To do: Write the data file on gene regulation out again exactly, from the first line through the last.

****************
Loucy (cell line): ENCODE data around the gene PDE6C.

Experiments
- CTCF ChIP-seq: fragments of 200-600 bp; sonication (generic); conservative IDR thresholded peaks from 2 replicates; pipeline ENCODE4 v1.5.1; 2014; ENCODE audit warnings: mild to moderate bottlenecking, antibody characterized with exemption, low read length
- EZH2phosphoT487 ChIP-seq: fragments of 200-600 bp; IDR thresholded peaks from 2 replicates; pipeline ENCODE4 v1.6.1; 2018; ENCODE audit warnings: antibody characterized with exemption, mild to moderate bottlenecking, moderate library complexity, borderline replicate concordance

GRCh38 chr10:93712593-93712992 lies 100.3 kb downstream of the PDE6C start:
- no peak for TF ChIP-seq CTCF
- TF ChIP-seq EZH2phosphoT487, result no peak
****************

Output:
Loucy (cell line): ENCODE data around the gene PDE6C.

Experiments
- CTCF ChIP-seq: fragments of 200-600 bp; sonication (generic); conservative IDR thresholded peaks from 2 replicates; pipeline ENCODE4 v1.5.1; 2014; ENCODE audit warnings: mild to moderate bottlenecking, antibody characterized with exemption, low read length
- EZH2phosphoT487 ChIP-seq: fragments of 200-600 bp; IDR thresholded peaks from 2 replicates; pipeline ENCODE4 v1.6.1; 2018; ENCODE audit warnings: antibody characterized with exemption, mild to moderate bottlenecking, moderate library complexity, borderline replicate concordance

GRCh38 chr10:93712593-93712992 lies 100.3 kb downstream of the PDE6C start:
- no peak for TF ChIP-seq CTCF
- TF ChIP-seq EZH2phosphoT487, result no peak